As far as enterprise architecture is concerned, the issue of scale is fogged by two confusions: one between processes and structures, the other between space and time. That square is at the core of the discipline.
The Matter of Time
Even before the digital unfolding of environments, everybody was to agree that business is all about timing; and yet, that critical dimension remains a side issue of most enterprise architecture frameworks, which consequently fail to deal with enterprises ability to change and adapt in competitive environments.
With regard to time, the business perspective is said to be synchronic because it must continuously tally with environments constraints, opportunities, and risks.
By contrast, the engineering perspective is said to be diachronic because once fastened to requirements, developments are supposed to proceed according their own time-span.
For enterprise architects, pairing up business and engineering momentum may look like a Fourier transform that would decompose enterprise architecture into piecemeal capabilities to be adjusted to the flow of business circumstances. But assets being by nature discrete, changes are not easily ironed out and some mechanism is necessary to align business and engineering time-frames, the former set at enterprise level and used to align enterprise architecture capabilities with business objectives, the latter set at system level and used to manage developments.
Agile methodologies solve the problem by assuming continuous deliveries disconnected from external schedules and by folding projects into detached time warps. Along with debatable scaling attempts, definitively non agile procedures are used to carry on with agile projects at system level.
As it happens, the iterative model can be upgraded to architecture level, enabling the linking of business driven changes to systems based ones without breaking agile principles:
Projects’ scope, objectives, and invariants are set with regard to enterprise architecture capabilities.
Iterations combine requirements analysis, development, and acceptance.
Increments and deliverables are defined dynamically contingent on scope and invariants.
Exit conditions (aka deliveries) are defined with regard to quality of services and technical requirements.
So-called architecture backlogs could thus be added to coordinate self-contained developments, standalone applications as well as system business functions, e.g. (invariants are in grey):
But the coordination issue remains between architecture backlogs, and adding procedures or committees shouldn’t be an option as it would seriously curb enterprise agility. By contrast, model based solutions are to ensure a constant and consistent adaptation of enterprise architectures to their environment.
The way tests are designed and executed is being doubly affected by development methods and AI technologies. On one hand well-founded approaches (e.g test-driven development) are often confined to faith-based niches; on the other hand automated schemes and agile methods push many testers out of their comfort zone.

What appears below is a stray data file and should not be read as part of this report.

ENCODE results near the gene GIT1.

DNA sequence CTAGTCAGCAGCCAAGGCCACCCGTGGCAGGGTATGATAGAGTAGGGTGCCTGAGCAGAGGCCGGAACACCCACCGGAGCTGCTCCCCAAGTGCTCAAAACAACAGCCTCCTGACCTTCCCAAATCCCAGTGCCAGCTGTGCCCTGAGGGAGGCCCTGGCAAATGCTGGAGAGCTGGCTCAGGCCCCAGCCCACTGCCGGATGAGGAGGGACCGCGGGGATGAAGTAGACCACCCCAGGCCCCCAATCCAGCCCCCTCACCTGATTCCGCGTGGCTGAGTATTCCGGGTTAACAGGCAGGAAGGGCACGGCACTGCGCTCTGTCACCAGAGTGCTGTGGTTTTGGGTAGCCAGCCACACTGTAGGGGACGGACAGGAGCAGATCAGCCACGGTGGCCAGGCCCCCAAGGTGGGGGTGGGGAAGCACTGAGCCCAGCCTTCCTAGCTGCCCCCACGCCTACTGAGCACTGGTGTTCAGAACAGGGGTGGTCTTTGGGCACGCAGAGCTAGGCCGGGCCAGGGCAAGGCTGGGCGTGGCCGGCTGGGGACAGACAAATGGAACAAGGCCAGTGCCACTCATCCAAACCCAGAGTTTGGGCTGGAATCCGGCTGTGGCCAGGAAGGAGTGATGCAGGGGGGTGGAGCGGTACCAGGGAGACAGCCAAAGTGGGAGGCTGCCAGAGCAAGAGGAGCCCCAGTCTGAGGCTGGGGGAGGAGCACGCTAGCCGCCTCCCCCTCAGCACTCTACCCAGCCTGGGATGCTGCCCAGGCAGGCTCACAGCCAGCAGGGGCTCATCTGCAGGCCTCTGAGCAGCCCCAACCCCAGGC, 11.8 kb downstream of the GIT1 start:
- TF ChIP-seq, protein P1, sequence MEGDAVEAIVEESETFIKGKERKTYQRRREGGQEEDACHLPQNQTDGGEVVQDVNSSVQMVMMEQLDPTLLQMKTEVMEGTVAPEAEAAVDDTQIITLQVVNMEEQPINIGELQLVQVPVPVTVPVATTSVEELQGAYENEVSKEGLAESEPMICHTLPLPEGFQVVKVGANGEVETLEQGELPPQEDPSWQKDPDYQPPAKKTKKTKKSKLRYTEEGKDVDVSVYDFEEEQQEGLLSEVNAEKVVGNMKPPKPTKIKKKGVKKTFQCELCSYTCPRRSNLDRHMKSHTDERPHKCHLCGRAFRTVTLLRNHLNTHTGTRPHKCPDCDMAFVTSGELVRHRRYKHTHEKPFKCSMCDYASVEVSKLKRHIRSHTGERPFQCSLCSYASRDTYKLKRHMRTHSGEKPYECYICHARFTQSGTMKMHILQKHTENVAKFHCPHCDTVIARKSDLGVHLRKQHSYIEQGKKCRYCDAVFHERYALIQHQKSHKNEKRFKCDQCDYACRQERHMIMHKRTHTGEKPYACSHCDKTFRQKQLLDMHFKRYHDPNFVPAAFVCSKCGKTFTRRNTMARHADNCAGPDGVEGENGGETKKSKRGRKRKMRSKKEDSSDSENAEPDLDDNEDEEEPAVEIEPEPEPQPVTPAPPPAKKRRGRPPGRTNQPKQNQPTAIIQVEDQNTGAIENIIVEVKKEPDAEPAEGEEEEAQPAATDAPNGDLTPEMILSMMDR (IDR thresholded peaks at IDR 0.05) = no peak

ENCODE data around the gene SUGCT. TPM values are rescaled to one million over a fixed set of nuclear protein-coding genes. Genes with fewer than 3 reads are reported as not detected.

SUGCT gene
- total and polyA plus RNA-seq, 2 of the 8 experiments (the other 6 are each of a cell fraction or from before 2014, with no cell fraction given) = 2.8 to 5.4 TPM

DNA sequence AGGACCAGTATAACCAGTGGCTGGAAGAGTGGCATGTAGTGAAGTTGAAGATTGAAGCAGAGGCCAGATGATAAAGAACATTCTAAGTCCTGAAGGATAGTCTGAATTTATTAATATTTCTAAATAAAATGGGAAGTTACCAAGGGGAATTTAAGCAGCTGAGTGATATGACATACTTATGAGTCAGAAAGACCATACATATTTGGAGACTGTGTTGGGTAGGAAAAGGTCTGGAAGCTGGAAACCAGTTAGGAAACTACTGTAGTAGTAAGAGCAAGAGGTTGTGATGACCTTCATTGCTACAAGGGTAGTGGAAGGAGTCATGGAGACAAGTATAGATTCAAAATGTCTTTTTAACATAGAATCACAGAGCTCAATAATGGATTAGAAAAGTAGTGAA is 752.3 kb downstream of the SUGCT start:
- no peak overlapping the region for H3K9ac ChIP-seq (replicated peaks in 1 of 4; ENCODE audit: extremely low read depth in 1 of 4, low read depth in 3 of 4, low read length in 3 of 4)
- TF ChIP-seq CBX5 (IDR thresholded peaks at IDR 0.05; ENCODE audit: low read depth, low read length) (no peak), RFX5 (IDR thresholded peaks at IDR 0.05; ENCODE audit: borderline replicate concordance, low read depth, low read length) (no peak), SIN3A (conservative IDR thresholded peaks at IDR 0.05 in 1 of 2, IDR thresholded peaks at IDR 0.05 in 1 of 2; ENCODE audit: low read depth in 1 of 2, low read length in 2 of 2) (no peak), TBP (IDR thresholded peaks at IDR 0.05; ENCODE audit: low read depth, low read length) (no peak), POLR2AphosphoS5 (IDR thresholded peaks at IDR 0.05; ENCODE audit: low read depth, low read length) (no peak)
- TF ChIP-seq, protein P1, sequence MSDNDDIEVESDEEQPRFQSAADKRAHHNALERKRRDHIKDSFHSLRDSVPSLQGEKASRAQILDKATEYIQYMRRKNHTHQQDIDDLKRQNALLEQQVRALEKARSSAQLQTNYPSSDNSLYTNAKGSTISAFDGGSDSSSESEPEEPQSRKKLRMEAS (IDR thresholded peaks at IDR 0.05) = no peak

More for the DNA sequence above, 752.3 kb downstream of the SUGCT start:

Resetting the issue within a knowledge-based enterprise architecture would pave the way for sound methods and could open new doors for their users.
Tests can be understood in terms of preventive and predictive purposes, the former with regard to actual products, the latter with regard to their forthcoming employ. On that account policies are to distinguish between:
Test plans, to be derived from requirements.
Test cases, to be collected from environments.
Test execution, to be run and monitored in simulated environments.
The objective is to cross these pursuits with knowledge architecture layers.
Test plans are derived from business requirements, either on their own at process level (e.g as users stories or activities), or combined with functional requirements at application level (e.g as use cases). Both plans describe sequences of actions meant to be performed by organizational entities identified at enterprise level. Circumstances are then specified with regard to quality of service and technical requirements.
Test cases’ backbones are built from business scenarii fleshed out with instances mimicking identified entities from business environment, and hypothetical decisions taken by entitled users. The generation of actual instances and decisions could be automated depending on the thoroughness and consistency of business requirements.
To be actually tested, business scenarii have to be embedded into functional ones, yet the distinction must be maintained between what pertains to business logic and what pertains to the part played by supporting systems.
By contrast, despite being built from functional scenarii, integration and acceptance ones are meant to be blind to business or functional contents, and cases can therefore be generated independently.
Unit and components tests are the building blocks of all test cases, the former rooted in business requirements, the latter in functional ones. As such they can be used to a built-in integration of tests and development.
TDD in the loop
Whatever its merits for phased projects, the development V-model suffers from a structural bias because flaws rooted in requirements, arguably the most damaging, tend to be diagnosed after designs are encoded. Test driven development (TDD) takes a somewhat opposite approach as code specifications are governed by testability. But reversing priorities may also introduce reverse issues: where the V-model’s verification and validation come too late and too wide, TDD’s may come hasty and blinkered, with local issues masking global ones. Applying the OODA (Observation, Orientation, Decision, Action) loop to test cases offers a way out of the dilemma:
Observation (West): test and assessment for component, integration, and acceptance test cases.
Orientation (North): assessment in the broader context of requirements space (business, functional, Quality of Service), or in the local context of application (East).